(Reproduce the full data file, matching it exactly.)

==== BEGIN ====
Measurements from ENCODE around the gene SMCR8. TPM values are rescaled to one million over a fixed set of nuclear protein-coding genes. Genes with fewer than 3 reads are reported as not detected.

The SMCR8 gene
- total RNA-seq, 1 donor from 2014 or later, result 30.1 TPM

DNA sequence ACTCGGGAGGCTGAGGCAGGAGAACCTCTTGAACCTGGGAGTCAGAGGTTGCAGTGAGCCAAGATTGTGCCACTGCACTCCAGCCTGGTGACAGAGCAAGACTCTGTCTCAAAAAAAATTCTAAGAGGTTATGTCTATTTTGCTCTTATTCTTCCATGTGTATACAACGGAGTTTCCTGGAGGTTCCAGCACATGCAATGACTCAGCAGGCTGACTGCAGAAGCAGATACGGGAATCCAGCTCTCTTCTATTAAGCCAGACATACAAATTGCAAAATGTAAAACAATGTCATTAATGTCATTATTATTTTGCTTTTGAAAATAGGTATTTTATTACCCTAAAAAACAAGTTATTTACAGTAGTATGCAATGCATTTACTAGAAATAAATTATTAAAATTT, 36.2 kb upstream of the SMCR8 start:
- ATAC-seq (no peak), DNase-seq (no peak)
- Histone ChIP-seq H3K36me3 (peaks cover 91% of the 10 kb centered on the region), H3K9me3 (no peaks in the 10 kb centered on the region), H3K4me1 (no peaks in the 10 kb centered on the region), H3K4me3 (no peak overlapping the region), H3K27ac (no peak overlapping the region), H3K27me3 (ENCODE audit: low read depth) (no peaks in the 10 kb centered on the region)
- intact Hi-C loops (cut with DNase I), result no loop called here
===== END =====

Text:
Measurements from ENCODE around the gene SMCR8. TPM values are rescaled to one million over a fixed set of nuclear protein-coding genes. Genes with fewer than 3 reads are reported as not detected.

The SMCR8 gene
- total RNA-seq, 1 donor from 2014 or later, result 30.1 TPM

DNA sequence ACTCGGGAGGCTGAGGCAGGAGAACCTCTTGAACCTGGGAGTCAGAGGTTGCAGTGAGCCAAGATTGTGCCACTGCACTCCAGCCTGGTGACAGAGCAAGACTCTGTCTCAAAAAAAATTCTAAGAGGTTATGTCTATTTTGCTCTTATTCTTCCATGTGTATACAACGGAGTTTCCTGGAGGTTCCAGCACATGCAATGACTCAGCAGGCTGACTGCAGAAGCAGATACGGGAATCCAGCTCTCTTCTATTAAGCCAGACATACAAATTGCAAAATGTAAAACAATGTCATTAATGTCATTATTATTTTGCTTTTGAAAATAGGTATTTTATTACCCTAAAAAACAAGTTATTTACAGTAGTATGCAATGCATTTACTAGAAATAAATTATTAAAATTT, 36.2 kb upstream of the SMCR8 start:
- ATAC-seq (no peak), DNase-seq (no peak)
- Histone ChIP-seq H3K36me3 (peaks cover 91% of the 10 kb centered on the region), H3K9me3 (no peaks in the 10 kb centered on the region), H3K4me1 (no peaks in the 10 kb centered on the region), H3K4me3 (no peak overlapping the region), H3K27ac (no peak overlapping the region), H3K27me3 (ENCODE audit: low read depth) (no peaks in the 10 kb centered on the region)
- intact Hi-C loops (cut with DNase I), result no loop called here